The realms of hyperreality that have manifested have the potential to take over reality. According to Doug Mann Baudrillard
“concluded that in the postmodern media-laden condition, we experience something called "the death of the real": we live our lives in the realm of hyperreality, connecting more and more deeply to things like television sitcoms, music videos, virtual reality games, or Disneyland, things that merely simulate reality.”
Media definitely began down a path where simulated reality became something we began to relate to more than actual reality. It painted a picture of the reality we desired to be in, and could visualize ourselves in. But as technology has evolved and we are able to more deeply interact with this media is it merely simulating reality? Our digital selves are a reality now. The connections we develop and the interactions we have through technology and media aren’t just simulating connections, they have become connections that are deeply intertwined into the rest of our lives. We are in the ‘Third Order of the Simulacra” according the Baudrillard where we can no longer truly distinguish what is ‘real’ and what is ‘fake’, since everything is dominated by simulations.
In Borges short story we see these ideas played out through the use of a map. In our attempts to extensively understand and perfectly reflect reality through art (or mapmaking), we simply re-create a new reality that is indistinguishable from the former reality.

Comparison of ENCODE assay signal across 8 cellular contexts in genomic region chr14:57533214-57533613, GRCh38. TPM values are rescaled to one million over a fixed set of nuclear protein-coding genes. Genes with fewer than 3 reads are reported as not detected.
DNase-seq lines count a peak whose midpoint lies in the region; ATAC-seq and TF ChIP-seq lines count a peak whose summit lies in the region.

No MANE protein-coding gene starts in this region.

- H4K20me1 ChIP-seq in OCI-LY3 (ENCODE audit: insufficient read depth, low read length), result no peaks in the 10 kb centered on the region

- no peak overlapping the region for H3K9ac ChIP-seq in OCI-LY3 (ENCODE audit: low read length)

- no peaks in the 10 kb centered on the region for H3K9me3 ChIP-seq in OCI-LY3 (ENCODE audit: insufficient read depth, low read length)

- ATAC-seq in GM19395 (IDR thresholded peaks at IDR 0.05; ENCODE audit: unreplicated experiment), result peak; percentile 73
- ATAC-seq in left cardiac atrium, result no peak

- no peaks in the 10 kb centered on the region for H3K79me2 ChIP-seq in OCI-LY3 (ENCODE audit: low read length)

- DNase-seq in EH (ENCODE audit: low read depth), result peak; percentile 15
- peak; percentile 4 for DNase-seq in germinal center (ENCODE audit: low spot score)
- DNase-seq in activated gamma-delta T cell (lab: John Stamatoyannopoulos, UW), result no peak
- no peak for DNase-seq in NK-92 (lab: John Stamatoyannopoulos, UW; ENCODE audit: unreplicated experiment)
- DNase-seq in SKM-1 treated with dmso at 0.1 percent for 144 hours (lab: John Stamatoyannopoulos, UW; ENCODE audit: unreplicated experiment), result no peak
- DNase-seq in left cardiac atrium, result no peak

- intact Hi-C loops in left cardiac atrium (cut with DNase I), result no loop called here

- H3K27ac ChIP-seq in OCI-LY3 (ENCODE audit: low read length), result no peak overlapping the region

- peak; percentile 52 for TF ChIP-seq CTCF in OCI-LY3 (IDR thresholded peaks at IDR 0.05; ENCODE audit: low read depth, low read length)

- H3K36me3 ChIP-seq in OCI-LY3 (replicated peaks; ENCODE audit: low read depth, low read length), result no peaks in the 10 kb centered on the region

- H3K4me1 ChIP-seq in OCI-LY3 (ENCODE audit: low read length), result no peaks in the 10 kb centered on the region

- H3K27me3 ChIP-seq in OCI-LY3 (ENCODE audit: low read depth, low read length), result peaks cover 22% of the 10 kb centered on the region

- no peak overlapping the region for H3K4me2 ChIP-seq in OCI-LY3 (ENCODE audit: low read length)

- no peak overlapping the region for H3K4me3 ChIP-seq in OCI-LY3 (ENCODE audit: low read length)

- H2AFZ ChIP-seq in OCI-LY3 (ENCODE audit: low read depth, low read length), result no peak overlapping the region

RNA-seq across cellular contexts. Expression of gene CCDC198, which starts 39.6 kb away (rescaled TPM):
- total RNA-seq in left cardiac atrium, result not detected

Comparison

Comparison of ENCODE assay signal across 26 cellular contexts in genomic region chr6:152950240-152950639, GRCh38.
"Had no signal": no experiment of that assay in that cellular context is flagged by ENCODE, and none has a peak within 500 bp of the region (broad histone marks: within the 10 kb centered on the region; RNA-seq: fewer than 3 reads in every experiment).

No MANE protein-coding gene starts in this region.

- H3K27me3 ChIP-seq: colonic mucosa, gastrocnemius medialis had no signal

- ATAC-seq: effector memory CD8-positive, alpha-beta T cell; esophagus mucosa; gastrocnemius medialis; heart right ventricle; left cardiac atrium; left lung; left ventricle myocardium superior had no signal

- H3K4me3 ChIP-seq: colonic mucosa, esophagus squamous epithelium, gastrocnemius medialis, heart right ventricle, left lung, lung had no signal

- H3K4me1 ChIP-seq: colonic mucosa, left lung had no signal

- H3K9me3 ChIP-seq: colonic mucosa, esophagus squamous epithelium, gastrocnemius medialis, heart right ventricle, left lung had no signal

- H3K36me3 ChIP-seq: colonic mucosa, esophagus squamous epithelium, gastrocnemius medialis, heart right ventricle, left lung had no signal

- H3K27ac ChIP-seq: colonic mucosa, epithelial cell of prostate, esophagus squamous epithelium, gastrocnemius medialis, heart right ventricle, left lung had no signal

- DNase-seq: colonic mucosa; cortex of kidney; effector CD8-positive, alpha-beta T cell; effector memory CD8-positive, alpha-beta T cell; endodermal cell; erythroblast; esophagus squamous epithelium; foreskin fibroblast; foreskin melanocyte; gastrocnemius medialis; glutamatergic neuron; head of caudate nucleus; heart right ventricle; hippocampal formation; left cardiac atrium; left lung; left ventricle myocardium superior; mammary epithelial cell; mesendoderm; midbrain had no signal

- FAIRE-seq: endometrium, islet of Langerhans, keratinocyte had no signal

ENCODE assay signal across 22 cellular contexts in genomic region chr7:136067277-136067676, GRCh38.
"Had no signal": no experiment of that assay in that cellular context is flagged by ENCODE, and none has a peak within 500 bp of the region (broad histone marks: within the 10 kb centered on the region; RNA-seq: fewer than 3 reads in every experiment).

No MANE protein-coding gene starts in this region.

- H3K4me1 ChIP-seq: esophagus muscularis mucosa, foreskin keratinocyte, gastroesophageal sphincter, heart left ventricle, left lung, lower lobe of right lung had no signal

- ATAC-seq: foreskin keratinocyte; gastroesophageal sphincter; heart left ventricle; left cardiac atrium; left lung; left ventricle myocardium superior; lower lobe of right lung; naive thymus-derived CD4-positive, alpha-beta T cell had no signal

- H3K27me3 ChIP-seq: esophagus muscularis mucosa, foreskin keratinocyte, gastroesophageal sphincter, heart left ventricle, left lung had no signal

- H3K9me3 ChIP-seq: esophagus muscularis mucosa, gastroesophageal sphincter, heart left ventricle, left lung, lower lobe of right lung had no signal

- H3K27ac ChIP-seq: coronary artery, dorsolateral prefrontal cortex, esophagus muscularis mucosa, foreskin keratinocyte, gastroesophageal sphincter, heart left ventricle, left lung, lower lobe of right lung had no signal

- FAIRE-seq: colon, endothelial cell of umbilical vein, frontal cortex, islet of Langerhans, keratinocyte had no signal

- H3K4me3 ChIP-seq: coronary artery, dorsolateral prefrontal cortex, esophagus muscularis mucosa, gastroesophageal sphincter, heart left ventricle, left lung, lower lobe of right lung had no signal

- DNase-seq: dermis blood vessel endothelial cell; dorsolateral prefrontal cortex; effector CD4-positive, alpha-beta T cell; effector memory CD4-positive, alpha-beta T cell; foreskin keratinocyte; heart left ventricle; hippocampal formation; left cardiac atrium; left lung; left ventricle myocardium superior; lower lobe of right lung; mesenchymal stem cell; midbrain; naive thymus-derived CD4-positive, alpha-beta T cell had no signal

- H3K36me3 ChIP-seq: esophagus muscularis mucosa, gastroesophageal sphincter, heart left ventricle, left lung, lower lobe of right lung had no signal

This piece reminds me of another short story from Borges called “Pierre Menard, Author of the Quixote”. This piece is written as a critical essay that discusses the imaginary writer Pierre Menard’s attempt to rewrite Don Quixote. Through it’s perfect, line for line imitation of the original Mernard’s version is said to bring new life to the original. Because the author has such a deep understanding of the original his mimicry adds layers of information and understanding. But it is simply a word for word copy. This short story brings up the ideas of authorship and interpretation. I’m interested in this as we discuss art especially in the VR space, and what value does mimicry have in VR. If we are creating perfecting simulations of reality - what is it’s real difference from reality, what is it really providing us as the viewer? Once we create perfect imitations of reality in VR where do we go next? I think there is value in mimicry when it comes to understanding. Learning how to sketch life like representations of people in drawing classes is a valuable skill, but I think the more interesting work happens when after we have made that perfection imitation we begin to break it down, abstracting the forms and seeing how we can manipulate them after we’ve perfectly mimicked them. I’m curious to see where we go next after we feel like we have perfectly simulated reality in art.